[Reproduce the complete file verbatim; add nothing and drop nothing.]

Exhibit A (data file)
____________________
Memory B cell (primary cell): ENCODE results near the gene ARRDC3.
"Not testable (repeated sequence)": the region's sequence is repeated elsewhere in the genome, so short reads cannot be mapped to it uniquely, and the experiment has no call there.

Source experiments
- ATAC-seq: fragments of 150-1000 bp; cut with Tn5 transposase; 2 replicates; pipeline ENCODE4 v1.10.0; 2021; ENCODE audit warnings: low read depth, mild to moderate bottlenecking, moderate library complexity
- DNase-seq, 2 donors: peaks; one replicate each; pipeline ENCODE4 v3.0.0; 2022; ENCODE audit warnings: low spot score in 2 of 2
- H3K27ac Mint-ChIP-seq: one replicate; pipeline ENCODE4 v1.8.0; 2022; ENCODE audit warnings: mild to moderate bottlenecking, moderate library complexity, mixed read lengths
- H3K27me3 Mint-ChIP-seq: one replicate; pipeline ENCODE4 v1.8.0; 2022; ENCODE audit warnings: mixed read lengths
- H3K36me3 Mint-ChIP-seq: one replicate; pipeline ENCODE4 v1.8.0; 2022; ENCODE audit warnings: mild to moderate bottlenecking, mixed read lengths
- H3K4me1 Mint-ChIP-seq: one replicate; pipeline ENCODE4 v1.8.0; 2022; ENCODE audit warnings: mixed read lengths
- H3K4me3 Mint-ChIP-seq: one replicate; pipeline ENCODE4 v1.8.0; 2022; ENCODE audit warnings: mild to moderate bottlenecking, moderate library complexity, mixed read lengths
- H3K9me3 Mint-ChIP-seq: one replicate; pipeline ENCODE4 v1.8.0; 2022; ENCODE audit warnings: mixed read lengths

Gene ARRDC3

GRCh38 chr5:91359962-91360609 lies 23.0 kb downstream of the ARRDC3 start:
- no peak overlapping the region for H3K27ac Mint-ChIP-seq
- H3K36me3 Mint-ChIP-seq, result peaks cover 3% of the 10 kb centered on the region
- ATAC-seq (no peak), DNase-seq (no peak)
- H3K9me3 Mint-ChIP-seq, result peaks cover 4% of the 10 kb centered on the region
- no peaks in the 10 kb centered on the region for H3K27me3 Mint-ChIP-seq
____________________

Memory B cell (primary cell): ENCODE results near the gene ARRDC3.
"Not testable (repeated sequence)": the region's sequence is repeated elsewhere in the genome, so short reads cannot be mapped to it uniquely, and the experiment has no call there.

Source experiments
- ATAC-seq: fragments of 150-1000 bp; cut with Tn5 transposase; 2 replicates; pipeline ENCODE4 v1.10.0; 2021; ENCODE audit warnings: low read depth, mild to moderate bottlenecking, moderate library complexity
- DNase-seq, 2 donors: peaks; one replicate each; pipeline ENCODE4 v3.0.0; 2022; ENCODE audit warnings: low spot score in 2 of 2
- H3K27ac Mint-ChIP-seq: one replicate; pipeline ENCODE4 v1.8.0; 2022; ENCODE audit warnings: mild to moderate bottlenecking, moderate library complexity, mixed read lengths
- H3K27me3 Mint-ChIP-seq: one replicate; pipeline ENCODE4 v1.8.0; 2022; ENCODE audit warnings: mixed read lengths
- H3K36me3 Mint-ChIP-seq: one replicate; pipeline ENCODE4 v1.8.0; 2022; ENCODE audit warnings: mild to moderate bottlenecking, mixed read lengths
- H3K4me1 Mint-ChIP-seq: one replicate; pipeline ENCODE4 v1.8.0; 2022; ENCODE audit warnings: mixed read lengths
- H3K4me3 Mint-ChIP-seq: one replicate; pipeline ENCODE4 v1.8.0; 2022; ENCODE audit warnings: mild to moderate bottlenecking, moderate library complexity, mixed read lengths
- H3K9me3 Mint-ChIP-seq: one replicate; pipeline ENCODE4 v1.8.0; 2022; ENCODE audit warnings: mixed read lengths

Gene ARRDC3

GRCh38 chr5:91359962-91360609 lies 23.0 kb downstream of the ARRDC3 start:
- no peak overlapping the region for H3K27ac Mint-ChIP-seq
- H3K36me3 Mint-ChIP-seq, result peaks cover 3% of the 10 kb centered on the region
- ATAC-seq (no peak), DNase-seq (no peak)
- H3K9me3 Mint-ChIP-seq, result peaks cover 4% of the 10 kb centered on the region
- no peaks in the 10 kb centered on the region for H3K27me3 Mint-ChIP-seq